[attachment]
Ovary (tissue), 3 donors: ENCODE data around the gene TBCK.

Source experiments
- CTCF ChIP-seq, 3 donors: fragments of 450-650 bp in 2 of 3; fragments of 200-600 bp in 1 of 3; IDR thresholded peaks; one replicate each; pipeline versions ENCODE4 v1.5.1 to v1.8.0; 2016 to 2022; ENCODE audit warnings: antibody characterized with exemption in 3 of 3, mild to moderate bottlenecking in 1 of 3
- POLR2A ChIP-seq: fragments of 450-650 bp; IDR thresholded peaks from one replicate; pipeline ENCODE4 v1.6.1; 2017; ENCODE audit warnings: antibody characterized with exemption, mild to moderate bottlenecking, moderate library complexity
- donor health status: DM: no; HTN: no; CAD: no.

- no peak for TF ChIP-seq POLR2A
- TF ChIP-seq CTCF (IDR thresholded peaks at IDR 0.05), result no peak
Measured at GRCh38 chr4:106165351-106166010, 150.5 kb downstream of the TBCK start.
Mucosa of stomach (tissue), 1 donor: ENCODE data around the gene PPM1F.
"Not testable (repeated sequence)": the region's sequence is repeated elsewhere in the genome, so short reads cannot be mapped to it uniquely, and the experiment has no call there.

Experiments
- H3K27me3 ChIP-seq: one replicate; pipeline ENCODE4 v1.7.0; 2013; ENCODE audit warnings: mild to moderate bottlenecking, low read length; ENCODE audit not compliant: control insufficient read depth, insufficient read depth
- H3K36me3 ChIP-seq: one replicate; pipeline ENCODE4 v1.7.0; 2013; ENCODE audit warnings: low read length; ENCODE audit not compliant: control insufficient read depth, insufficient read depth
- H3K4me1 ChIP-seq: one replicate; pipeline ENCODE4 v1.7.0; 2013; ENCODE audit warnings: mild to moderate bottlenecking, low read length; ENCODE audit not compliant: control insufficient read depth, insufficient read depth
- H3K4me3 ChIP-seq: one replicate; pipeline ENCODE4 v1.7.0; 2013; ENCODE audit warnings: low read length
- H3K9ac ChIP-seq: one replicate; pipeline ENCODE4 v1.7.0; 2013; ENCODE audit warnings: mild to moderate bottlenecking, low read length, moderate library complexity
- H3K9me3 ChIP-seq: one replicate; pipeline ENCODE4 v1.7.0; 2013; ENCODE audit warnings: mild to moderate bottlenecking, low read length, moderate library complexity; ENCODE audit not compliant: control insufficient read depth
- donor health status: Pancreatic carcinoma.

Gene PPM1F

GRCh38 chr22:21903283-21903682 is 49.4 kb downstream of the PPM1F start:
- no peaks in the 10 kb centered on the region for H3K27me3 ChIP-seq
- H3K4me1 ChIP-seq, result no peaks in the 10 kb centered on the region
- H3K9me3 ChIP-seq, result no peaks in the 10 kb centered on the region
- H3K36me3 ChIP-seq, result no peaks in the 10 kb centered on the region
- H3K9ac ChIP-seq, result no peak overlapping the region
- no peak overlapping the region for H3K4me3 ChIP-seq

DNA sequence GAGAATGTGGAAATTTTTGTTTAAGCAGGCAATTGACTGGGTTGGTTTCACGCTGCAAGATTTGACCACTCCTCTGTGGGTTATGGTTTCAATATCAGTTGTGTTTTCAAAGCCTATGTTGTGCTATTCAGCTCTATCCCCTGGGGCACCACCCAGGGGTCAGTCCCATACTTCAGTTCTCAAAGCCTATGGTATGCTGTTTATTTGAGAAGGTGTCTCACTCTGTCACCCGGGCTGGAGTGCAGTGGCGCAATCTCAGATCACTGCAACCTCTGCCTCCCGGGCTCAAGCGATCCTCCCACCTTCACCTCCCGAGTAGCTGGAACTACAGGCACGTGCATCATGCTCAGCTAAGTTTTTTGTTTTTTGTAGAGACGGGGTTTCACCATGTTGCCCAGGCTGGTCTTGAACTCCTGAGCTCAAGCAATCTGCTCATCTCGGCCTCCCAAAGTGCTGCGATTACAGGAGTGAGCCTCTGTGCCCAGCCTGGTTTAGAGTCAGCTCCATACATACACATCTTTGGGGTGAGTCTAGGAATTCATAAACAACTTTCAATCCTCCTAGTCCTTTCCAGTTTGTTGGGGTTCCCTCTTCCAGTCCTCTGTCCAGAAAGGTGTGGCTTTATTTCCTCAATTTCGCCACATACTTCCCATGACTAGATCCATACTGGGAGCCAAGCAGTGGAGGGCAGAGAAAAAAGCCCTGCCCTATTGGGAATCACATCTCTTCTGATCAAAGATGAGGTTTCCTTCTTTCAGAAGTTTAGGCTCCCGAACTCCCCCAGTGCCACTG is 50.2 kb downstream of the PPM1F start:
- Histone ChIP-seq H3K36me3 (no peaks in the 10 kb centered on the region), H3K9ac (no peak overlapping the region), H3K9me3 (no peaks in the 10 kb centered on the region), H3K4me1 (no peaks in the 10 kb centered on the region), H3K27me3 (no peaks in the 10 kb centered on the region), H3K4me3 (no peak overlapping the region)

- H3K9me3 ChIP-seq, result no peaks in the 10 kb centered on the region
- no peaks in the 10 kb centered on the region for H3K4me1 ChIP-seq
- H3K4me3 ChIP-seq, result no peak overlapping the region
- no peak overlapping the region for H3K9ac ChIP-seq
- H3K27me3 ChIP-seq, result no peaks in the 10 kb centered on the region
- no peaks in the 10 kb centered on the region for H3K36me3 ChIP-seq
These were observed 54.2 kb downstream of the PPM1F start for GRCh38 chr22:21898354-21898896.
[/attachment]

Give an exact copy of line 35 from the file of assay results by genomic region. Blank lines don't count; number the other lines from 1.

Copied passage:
These were observed 54.2 kb downstream of the PPM1F start for GRCh38 chr22:21898354-21898896.